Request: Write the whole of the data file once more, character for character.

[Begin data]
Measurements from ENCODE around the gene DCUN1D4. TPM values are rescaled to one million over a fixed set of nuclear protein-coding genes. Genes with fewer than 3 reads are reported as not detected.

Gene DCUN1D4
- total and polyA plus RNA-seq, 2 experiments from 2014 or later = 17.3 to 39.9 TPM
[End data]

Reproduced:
Measurements from ENCODE around the gene DCUN1D4. TPM values are rescaled to one million over a fixed set of nuclear protein-coding genes. Genes with fewer than 3 reads are reported as not detected.

Gene DCUN1D4
- total and polyA plus RNA-seq, 2 experiments from 2014 or later = 17.3 to 39.9 TPM